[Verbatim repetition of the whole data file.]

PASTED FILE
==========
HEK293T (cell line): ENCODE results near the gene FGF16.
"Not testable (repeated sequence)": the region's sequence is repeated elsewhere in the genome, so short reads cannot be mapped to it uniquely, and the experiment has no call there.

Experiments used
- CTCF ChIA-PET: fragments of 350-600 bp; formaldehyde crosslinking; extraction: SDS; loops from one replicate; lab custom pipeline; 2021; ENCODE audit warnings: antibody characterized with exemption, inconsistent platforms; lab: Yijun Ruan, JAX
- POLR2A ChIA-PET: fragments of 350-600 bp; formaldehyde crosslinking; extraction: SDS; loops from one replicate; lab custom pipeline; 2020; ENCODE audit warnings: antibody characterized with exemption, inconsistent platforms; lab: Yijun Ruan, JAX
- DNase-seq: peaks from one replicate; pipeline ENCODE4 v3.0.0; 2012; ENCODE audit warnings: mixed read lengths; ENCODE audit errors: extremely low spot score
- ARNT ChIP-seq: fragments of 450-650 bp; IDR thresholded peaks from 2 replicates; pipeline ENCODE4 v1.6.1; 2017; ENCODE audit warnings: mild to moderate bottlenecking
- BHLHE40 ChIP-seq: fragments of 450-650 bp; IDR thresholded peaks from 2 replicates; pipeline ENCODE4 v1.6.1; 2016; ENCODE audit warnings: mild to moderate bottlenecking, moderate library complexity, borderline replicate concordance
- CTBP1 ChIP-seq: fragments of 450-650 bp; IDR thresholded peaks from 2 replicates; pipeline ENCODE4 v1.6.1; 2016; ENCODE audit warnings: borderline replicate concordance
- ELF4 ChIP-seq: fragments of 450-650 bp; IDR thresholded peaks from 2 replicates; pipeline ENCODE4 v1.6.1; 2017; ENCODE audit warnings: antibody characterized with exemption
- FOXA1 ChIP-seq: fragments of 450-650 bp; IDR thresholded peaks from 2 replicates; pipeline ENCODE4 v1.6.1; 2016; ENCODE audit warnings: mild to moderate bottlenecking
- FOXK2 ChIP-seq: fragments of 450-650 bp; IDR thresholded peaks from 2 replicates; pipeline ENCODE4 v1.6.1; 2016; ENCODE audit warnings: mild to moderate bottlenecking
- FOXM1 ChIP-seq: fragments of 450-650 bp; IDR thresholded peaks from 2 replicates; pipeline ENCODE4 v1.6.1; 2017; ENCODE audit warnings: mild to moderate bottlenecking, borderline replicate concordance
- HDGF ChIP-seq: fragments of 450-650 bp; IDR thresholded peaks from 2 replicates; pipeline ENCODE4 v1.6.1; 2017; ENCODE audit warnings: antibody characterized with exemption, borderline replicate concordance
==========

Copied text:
HEK293T (cell line): ENCODE results near the gene FGF16.
"Not testable (repeated sequence)": the region's sequence is repeated elsewhere in the genome, so short reads cannot be mapped to it uniquely, and the experiment has no call there.

Experiments used
- CTCF ChIA-PET: fragments of 350-600 bp; formaldehyde crosslinking; extraction: SDS; loops from one replicate; lab custom pipeline; 2021; ENCODE audit warnings: antibody characterized with exemption, inconsistent platforms; lab: Yijun Ruan, JAX
- POLR2A ChIA-PET: fragments of 350-600 bp; formaldehyde crosslinking; extraction: SDS; loops from one replicate; lab custom pipeline; 2020; ENCODE audit warnings: antibody characterized with exemption, inconsistent platforms; lab: Yijun Ruan, JAX
- DNase-seq: peaks from one replicate; pipeline ENCODE4 v3.0.0; 2012; ENCODE audit warnings: mixed read lengths; ENCODE audit errors: extremely low spot score
- ARNT ChIP-seq: fragments of 450-650 bp; IDR thresholded peaks from 2 replicates; pipeline ENCODE4 v1.6.1; 2017; ENCODE audit warnings: mild to moderate bottlenecking
- BHLHE40 ChIP-seq: fragments of 450-650 bp; IDR thresholded peaks from 2 replicates; pipeline ENCODE4 v1.6.1; 2016; ENCODE audit warnings: mild to moderate bottlenecking, moderate library complexity, borderline replicate concordance
- CTBP1 ChIP-seq: fragments of 450-650 bp; IDR thresholded peaks from 2 replicates; pipeline ENCODE4 v1.6.1; 2016; ENCODE audit warnings: borderline replicate concordance
- ELF4 ChIP-seq: fragments of 450-650 bp; IDR thresholded peaks from 2 replicates; pipeline ENCODE4 v1.6.1; 2017; ENCODE audit warnings: antibody characterized with exemption
- FOXA1 ChIP-seq: fragments of 450-650 bp; IDR thresholded peaks from 2 replicates; pipeline ENCODE4 v1.6.1; 2016; ENCODE audit warnings: mild to moderate bottlenecking
- FOXK2 ChIP-seq: fragments of 450-650 bp; IDR thresholded peaks from 2 replicates; pipeline ENCODE4 v1.6.1; 2016; ENCODE audit warnings: mild to moderate bottlenecking
- FOXM1 ChIP-seq: fragments of 450-650 bp; IDR thresholded peaks from 2 replicates; pipeline ENCODE4 v1.6.1; 2017; ENCODE audit warnings: mild to moderate bottlenecking, borderline replicate concordance
- HDGF ChIP-seq: fragments of 450-650 bp; IDR thresholded peaks from 2 replicates; pipeline ENCODE4 v1.6.1; 2017; ENCODE audit warnings: antibody characterized with exemption, borderline replicate concordance